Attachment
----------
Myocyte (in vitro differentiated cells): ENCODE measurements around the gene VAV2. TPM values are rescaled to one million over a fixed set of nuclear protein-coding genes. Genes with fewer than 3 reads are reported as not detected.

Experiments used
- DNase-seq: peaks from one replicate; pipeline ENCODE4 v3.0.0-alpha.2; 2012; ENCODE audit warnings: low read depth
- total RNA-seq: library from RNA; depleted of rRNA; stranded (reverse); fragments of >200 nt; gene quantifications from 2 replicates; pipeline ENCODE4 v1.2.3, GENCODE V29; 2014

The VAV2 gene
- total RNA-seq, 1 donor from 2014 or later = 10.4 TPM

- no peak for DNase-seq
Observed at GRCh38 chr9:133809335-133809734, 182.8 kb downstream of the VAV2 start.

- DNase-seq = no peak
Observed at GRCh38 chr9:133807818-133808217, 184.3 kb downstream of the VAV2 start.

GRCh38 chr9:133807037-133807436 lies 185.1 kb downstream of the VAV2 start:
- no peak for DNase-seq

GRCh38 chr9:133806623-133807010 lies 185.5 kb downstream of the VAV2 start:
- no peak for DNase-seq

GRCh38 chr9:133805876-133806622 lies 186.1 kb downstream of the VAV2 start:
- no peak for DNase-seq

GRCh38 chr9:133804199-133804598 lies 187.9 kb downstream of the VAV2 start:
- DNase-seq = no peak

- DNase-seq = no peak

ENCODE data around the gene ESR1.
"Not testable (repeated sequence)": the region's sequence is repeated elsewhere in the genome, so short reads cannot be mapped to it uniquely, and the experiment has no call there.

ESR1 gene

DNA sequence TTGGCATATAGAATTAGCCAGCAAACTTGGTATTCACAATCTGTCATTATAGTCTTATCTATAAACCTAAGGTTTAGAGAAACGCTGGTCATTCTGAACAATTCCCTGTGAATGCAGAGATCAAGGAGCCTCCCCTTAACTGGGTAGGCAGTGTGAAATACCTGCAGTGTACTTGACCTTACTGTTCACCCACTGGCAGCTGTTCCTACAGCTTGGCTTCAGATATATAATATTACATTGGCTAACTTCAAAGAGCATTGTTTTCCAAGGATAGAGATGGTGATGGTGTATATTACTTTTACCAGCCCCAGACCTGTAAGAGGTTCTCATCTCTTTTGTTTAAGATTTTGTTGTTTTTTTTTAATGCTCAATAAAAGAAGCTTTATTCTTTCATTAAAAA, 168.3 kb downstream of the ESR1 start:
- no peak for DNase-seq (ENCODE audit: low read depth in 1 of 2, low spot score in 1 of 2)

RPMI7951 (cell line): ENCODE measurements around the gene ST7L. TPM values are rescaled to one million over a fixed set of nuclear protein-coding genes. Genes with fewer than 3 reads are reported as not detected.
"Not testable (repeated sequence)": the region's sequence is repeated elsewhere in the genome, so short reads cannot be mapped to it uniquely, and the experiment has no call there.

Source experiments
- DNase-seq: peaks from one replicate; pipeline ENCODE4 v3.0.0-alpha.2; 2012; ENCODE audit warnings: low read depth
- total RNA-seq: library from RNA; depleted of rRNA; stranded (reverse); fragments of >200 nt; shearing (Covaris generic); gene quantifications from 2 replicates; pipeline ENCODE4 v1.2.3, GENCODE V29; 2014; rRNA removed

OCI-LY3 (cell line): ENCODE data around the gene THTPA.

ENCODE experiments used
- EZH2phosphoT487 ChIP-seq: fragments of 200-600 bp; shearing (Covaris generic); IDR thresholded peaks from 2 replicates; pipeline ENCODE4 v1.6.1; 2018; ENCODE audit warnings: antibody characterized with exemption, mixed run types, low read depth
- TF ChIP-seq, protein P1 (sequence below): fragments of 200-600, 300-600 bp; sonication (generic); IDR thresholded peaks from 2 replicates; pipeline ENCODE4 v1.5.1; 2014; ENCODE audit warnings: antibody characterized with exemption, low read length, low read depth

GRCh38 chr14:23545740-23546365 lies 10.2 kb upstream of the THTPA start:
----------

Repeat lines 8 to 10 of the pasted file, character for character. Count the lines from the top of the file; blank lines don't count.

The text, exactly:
Observed at GRCh38 chr9:133809335-133809734, 182.8 kb downstream of the VAV2 start.

- DNase-seq = no peak
Observed at GRCh38 chr9:133807818-133808217, 184.3 kb downstream of the VAV2 start.